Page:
It's possible to follow the trends in mainstream country music by listening to Dustin Lynch's albums. He started the 2010s attempting to fashion his own spin on Luke Bryan's friendly bro country, slid into the middle of the decade by co-opting a little bit of Jason Aldean's simmering seduction, and approaches its sunset with Current Mood, a record that is firmly aligned with current country trends. Namely, Current Mood is awash in R&B and glossy electronic surfaces, a sound that suggests mainstream pop as much as country. He's not the only purveyor of this sound in 2017 -- Sam Hunt pushed country in this direction, with the likes of Thomas Rhett and Maren Morris following quickly in his footsteps -- but he's someone who has pursued it wholeheartedly, dedicating almost every track on Current Mood to this pop amalgam. Because Where It's At had a fair number of cuts in the vein of Aldean's R&B-friendly "Burnin' It Down," this doesn't feel like a great leap for Lynch and, frankly, it's a better fit for him than the wannabe Bryan era. He not only seems relaxed and confident, but the modern R&B opens the door for the old-fashioned soul slow-burner "Love Me or Leave Me Alone," a duet with Karen Fairchild, to pop. Generally, Lynch is better with the romantic material -- the party songs "I Wish You Were Beer" and, well, "Party Song," veer toward the cornpone, as does "Why Not Tonight," but it's saved via its bizarre Weezer country fusion -- but fortunately the album favors ballads and slow-grooving pop tunes, all of which allows Lynch to display his laid-back charm. © Stephen Thomas Erlewine /TiVo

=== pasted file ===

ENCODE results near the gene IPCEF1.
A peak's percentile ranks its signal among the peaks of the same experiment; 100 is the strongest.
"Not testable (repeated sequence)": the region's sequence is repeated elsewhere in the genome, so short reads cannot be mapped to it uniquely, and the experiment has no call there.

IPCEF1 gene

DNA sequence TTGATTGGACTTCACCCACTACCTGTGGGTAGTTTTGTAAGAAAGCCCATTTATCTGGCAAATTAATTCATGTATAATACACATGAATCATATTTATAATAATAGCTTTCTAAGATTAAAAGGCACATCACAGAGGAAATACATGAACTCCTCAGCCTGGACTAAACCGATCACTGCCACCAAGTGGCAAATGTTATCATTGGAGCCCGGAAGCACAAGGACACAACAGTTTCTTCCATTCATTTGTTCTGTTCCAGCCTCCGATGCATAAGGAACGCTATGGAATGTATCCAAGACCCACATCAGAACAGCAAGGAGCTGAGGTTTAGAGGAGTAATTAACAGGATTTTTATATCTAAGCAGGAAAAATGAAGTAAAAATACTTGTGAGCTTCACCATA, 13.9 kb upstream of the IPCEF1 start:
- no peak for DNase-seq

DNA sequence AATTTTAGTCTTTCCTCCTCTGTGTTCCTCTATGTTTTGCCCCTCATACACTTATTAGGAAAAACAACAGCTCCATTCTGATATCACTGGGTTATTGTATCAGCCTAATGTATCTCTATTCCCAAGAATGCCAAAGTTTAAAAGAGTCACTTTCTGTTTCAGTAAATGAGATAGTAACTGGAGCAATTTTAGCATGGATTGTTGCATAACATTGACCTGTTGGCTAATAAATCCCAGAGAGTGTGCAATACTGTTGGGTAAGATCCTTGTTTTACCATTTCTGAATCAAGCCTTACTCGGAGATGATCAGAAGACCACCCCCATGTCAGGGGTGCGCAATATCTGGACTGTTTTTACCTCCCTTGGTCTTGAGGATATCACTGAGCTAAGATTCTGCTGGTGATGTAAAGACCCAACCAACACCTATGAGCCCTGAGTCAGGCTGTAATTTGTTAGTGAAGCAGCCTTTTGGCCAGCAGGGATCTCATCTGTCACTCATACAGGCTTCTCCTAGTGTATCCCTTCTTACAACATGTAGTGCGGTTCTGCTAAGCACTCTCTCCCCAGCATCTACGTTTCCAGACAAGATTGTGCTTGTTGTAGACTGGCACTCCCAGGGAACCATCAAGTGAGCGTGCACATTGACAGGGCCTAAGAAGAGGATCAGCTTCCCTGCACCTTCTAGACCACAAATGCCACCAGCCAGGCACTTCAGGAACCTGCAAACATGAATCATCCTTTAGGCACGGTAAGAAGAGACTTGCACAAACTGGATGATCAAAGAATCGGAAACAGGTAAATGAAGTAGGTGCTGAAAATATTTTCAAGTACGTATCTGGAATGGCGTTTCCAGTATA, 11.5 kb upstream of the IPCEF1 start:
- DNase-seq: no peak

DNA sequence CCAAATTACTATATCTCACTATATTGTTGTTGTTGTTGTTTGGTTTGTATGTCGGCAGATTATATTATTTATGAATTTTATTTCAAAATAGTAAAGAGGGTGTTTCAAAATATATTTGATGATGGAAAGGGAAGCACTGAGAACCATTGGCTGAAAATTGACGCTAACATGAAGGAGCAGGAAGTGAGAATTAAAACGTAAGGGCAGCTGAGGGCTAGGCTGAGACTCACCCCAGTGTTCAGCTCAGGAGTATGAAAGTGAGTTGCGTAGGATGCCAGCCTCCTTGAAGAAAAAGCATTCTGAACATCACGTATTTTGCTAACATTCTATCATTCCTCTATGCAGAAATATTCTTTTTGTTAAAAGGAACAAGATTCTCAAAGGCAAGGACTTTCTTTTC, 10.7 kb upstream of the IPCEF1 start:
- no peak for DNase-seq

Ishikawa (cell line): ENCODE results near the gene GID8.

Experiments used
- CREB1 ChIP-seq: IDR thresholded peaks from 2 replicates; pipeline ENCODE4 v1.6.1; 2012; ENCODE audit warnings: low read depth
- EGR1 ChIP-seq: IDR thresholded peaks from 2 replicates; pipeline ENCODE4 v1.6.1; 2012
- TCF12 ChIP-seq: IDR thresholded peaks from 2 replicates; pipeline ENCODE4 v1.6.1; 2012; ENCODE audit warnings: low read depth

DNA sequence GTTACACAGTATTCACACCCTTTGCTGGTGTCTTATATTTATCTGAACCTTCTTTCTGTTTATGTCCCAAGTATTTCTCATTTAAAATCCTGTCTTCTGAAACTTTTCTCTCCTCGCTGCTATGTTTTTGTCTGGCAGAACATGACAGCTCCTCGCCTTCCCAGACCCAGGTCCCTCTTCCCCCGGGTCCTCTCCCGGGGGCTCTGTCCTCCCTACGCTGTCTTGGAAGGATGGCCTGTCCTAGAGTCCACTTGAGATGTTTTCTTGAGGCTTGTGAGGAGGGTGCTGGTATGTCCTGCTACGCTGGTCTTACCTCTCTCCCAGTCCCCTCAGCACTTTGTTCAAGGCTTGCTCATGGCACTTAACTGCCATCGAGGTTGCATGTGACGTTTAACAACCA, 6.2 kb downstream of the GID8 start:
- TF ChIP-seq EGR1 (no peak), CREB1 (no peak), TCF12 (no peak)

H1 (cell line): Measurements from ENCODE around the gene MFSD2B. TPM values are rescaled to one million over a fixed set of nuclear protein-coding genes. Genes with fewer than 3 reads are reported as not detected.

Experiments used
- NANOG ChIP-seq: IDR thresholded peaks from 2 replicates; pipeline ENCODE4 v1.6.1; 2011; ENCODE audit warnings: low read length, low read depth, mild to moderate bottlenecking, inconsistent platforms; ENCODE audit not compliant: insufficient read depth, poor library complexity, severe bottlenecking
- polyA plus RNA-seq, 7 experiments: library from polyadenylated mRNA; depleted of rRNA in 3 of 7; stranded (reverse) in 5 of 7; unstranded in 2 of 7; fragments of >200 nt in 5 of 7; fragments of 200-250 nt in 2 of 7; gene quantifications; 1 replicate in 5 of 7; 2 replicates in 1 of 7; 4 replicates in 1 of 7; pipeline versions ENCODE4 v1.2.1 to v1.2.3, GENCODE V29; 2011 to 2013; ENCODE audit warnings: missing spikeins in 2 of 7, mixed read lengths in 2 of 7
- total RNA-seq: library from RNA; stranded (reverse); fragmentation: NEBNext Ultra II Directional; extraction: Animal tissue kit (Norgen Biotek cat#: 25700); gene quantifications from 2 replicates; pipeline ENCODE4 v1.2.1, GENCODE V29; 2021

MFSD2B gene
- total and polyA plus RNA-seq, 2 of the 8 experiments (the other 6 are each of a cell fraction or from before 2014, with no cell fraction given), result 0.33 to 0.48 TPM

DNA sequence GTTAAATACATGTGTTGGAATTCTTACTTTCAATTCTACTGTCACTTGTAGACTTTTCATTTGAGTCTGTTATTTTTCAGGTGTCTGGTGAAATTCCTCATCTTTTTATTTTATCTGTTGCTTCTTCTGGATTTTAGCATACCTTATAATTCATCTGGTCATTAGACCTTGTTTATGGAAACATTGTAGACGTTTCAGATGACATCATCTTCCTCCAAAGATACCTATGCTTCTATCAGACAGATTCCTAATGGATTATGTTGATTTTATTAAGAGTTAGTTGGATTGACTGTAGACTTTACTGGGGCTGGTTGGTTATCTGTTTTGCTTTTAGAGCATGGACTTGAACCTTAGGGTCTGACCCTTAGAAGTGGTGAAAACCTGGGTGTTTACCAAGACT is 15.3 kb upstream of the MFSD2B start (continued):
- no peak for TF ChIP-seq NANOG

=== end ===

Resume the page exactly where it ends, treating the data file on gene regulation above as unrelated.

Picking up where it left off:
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Country - Released September 9, 2014 | Broken Bow Records

Dustin Lynch follows his 2012 self-titled album debut with a sophomore effort produced by Mickey Jack Cones, Brett Beavers, and Luke Wooten, once again released by Broken Bow Records. Lynch wrote or co-wrote five of the 15 tracks here, infusing things with his traditional country vocals but working as well in a stylish pop direction, adding touches here and there like urban beats, occasional thrash guitar, and even Motown overtones, all while remaining very much country. © Steve Leggett /TiVo
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Country - Released August 21, 2012 | Broken Bow Records

Country music singer and songwriter Dustin Lynch, born and raised in Tullahoma, Tennessee, honed his songwriting skills at Nashville's famous Bluebird Café, where he learned the ins and outs of the trade from some of the town's best writers like Don Schlitz, Tony Arata, and Paul Overstreet, and that skill shows on his self-titled debut album from Broken Bow Records. Lynch wrote or co-wrote ten of the 13 songs on the debut album, which was produced by Brett Beavers and engineered by Luke Wooten, including the album's lead single, "Cowboys and Angels," which Lynch co-wrote with Tim Nichols and Josh Leo. © TiVo
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Country - Released October 27, 2017 | Broken Bow Records

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Country - Released January 25, 2019 | Broken Bow Records

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Country - Released January 25, 2019 | Broken Bow Records

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Country - Released October 27, 2017 | Broken Bow Records

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Country - Released March 26, 2013 | Broken Bow Records

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Country - Released October 23, 2012 | Broken Bow Records